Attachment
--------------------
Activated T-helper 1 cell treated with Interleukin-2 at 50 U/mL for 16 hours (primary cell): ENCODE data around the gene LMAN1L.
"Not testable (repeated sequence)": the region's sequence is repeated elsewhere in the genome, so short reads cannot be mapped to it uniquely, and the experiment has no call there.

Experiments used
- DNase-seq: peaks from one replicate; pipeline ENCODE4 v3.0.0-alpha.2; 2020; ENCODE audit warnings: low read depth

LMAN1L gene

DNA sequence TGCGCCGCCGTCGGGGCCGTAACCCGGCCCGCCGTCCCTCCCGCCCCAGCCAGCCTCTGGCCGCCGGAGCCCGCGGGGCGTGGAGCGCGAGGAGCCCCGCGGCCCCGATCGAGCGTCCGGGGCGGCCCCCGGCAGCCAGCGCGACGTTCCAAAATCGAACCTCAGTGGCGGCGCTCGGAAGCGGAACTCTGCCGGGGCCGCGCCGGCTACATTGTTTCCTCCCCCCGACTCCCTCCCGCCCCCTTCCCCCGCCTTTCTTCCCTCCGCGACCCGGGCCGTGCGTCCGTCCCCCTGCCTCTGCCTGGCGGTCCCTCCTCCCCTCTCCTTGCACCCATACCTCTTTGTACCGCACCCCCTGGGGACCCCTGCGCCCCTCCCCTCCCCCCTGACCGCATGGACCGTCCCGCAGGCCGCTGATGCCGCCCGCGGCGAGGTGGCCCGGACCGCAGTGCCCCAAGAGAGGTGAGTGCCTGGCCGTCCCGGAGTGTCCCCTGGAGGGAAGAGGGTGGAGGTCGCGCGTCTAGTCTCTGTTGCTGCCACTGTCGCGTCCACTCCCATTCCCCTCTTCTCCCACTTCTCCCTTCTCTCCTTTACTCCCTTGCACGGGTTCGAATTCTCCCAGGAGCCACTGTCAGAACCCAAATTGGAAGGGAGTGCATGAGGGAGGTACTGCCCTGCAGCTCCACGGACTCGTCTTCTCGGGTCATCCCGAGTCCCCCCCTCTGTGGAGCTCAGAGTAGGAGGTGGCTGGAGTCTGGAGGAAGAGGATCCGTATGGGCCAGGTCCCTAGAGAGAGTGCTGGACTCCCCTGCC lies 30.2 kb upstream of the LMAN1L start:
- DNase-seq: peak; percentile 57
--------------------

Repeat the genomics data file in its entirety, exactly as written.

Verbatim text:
Activated T-helper 1 cell treated with Interleukin-2 at 50 U/mL for 16 hours (primary cell): ENCODE data around the gene LMAN1L.
"Not testable (repeated sequence)": the region's sequence is repeated elsewhere in the genome, so short reads cannot be mapped to it uniquely, and the experiment has no call there.

Experiments used
- DNase-seq: peaks from one replicate; pipeline ENCODE4 v3.0.0-alpha.2; 2020; ENCODE audit warnings: low read depth

LMAN1L gene

DNA sequence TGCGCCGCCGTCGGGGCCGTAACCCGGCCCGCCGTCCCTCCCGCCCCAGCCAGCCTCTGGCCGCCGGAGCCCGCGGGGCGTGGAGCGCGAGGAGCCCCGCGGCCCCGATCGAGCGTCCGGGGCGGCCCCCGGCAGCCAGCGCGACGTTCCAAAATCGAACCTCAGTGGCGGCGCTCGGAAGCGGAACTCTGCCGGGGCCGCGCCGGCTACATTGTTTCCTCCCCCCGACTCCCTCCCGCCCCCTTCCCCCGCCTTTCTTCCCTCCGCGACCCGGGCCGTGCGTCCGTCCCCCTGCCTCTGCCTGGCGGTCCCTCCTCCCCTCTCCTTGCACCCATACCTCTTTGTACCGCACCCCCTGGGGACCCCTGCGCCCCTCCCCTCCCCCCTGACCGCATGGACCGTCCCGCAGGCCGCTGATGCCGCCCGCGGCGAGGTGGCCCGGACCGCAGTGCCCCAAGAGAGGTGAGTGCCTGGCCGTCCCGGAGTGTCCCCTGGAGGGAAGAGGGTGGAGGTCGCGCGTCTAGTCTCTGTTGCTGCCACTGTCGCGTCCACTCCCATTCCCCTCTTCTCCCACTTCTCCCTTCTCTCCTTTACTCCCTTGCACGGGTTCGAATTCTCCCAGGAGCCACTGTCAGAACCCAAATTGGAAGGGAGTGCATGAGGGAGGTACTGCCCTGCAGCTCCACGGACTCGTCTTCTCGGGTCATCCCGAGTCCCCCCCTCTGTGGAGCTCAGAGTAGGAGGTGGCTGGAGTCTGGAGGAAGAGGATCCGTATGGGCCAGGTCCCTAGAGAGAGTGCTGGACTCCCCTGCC lies 30.2 kb upstream of the LMAN1L start:
- DNase-seq: peak; percentile 57